Coastal Post Online


January, 2004




Those Were The Days

   Having the distinct pleasure and unique experience of co-moderating a KWMR Radio program with Jeanette Pontacq on December 10 was truly a dream come true.

   Jeanette, with her ringlets of red curls, is very quick-witted, has a marvelous sense of humor, and is very astute at what she's doing.  The one word that comes to mind in describing her is perky!

   Always having the hankering to write a book about the characters of Point Reyes Station and adjacent areas, this project was truly right up my alley and around my block. The Pt. Reyesins and the Invernessians have quite a few stories to tell.  Owning The Old Western Saloon for over 30 hears has given me a lot of material. Having lunch with Donna Sheehan and Jeannette, I was telling them about my "dream" book and I said, "I'd sure like to go around and tape some of these old-timers before it's too late," and Jeannette offered to help me.

   What really did it for Jeanette was when she drove myself and Nola Rodoni over the hill to a meeting at the Civic Center and Nola and I were having a hilarious time telling stories about the past. Jeanette was laughing so hard she was crying. After that she started doing her weekly show called "Epicenter" on KWMR at 5:30 p.m. on Wednesday afternoons. Calling me one day, she expressed her desire of wanting to do radio shows with infamous ranchers and locals who knew a lot about the past (just like the conversations in her car that Nola and I had) and if I'd help put some of our local yokels together and interview them on her show. We both agreed to allow them to speak freely with no political correctness and we were off on our mission.

   The first lady I contacted was Nola Rodoni, but due to health issues she couldn't make it; then Edna Petroni but she had an appointment that day; then Isabelle Peppers who was home convalescing from back surgery. Then a dozen light bulbs went off in my head and I thought about Chi-Chi (Cheech) Giambastiani, one of the most colorful Damon Runyan characters these parts have ever seen; Suzanne Rocca, one of the most-liked ladies in our community who has seen a lot and worked a lot in Point Reyes Station, and then Marion Morris, one of the matriarchs of our society whose kindness is well known among the locals and a trove of knowledge especially being born a Gallagher in those old days of the wild and woolly west.

   Chi-Chi Giambastiani always reminded me of a Charles Bronson type only more flamboyant, definitely more muscular, and deliciously more naughty. His family dates back to the 1800s out here and his best friend was Ferdie Sanchez, one of Suzanne Rocca's brothers. Ferdie, as well as Suzanne, are half Miwok Indian. Ferdie has since passed but the capers he and Chi-Chi used to pull off were nothing short of astonishing feats of chicanery and mischief beyond merriment and piracy on the high plains of Tomales Bay.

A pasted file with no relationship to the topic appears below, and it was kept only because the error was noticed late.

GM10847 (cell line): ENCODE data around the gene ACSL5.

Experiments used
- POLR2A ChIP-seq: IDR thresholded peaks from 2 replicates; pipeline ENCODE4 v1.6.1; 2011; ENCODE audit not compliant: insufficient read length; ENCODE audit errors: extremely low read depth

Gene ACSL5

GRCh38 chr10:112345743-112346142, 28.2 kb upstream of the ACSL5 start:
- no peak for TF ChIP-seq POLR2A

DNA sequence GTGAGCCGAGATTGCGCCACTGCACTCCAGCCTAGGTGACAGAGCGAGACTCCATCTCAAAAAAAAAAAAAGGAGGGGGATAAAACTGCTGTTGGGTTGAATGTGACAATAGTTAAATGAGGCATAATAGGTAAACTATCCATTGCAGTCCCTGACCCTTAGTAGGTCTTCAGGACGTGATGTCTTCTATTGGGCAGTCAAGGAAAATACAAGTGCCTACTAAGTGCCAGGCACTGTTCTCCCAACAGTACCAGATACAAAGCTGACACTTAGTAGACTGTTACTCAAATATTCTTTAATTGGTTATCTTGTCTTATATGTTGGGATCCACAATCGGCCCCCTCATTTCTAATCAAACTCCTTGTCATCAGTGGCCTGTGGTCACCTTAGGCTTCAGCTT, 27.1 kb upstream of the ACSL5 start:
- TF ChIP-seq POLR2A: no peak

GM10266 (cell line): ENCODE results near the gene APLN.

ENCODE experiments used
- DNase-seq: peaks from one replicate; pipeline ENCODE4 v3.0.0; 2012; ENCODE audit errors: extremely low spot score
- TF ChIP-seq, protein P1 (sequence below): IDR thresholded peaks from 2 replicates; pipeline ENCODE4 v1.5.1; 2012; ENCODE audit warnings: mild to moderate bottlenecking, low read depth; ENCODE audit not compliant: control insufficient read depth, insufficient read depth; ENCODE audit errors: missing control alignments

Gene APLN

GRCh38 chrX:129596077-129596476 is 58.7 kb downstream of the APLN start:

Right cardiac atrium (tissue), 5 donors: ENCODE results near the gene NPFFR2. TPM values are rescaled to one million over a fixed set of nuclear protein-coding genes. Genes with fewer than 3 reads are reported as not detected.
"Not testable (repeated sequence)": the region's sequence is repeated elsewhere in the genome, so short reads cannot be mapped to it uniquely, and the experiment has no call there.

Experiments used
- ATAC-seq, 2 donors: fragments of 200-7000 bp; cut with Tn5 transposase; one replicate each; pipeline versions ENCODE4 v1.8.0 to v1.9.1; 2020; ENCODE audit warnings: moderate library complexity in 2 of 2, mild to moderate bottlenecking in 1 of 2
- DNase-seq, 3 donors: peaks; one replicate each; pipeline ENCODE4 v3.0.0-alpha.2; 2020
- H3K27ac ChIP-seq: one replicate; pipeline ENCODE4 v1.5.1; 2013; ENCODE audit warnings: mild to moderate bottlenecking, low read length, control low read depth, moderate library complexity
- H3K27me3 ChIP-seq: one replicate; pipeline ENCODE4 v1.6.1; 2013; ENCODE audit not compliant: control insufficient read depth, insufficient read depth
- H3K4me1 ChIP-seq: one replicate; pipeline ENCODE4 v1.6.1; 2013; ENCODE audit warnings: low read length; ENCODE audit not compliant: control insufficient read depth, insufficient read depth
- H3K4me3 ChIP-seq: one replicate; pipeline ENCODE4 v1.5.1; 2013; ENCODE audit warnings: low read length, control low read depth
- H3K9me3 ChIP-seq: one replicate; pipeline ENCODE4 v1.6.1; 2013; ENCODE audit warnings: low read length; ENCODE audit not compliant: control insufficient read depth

Chi-Chi played the trumpet and Ferdie had a wonderful singing voice and they were both very strong men. There's a famous painting of them with their band down at the Olema Farmhouse.

   Chi-Chi came from a long line of building contractors (father, grandfather, etc.) that worked on a lot of buildings in Pt. Reyes Station and he himself was in construction, also destruction having a great affinity for dynamite, bar managing and boxing. In fact, he talked about Toby Giacomini in his old red barn (which has been renovated and is owned by Marshall Livingston) used to house a boxing ring and a work out room just for Chi-Chi in his boxing days. And believe me, Cheech could ring a few people's bells in those days and now at 70, he probably still could. Ferdie was referred to as "The Big Indian" with much respect, a name that was started by my late husband Bob Borello who was also a good friend of Chi-Chi's. Ferdie could lift, carry and hoist those big metal cans of milk that weighed 110 lbs. each, one on each thumb. Chi-Chi verified the story and Toby told us what the weight of the milk cans was when full. Needless to say, you did not want to mess with Ferdie and Chi-Chi!

   Marian Morris, 86 years old and born on Pierce Point at the Kehoe Ranch, was born a Gallagher so it's no wonder she's tough having been raised with all those brothers. She talked about the dances in the Old Grandi Building and Forester's Hall which is the huge Victorian-looking building kind of kitty-corner to the Red Barn. She recalled how Fred and Regina Rodoni would love to dance and never missed a one!

   Suzanne Rocca pointed out that President Eisenhower once slept at the Grandi Hotel and that the old post office was right beneath the building -- a little to the side. Also how the deli at the end of town used to be a grocery store before the Palace Market.

   Well, the radio show was so much fun that Jeanette and I will hopefully do a series of them come the new year. Please listen in, you can learn so much about the history of our area and the people who made it happen for all of us. You'll laugh a lot and get an education about Point Reyes Nation.

   P.S. A Happy New Year to all West Mariners especially the Pt. Reyesins (pronounced "raisins") and the Invernessians and also the Bo-Bo Landers!

   P.P.S. Jeanette, it was a real joy to work with you on this project! Thank you! 





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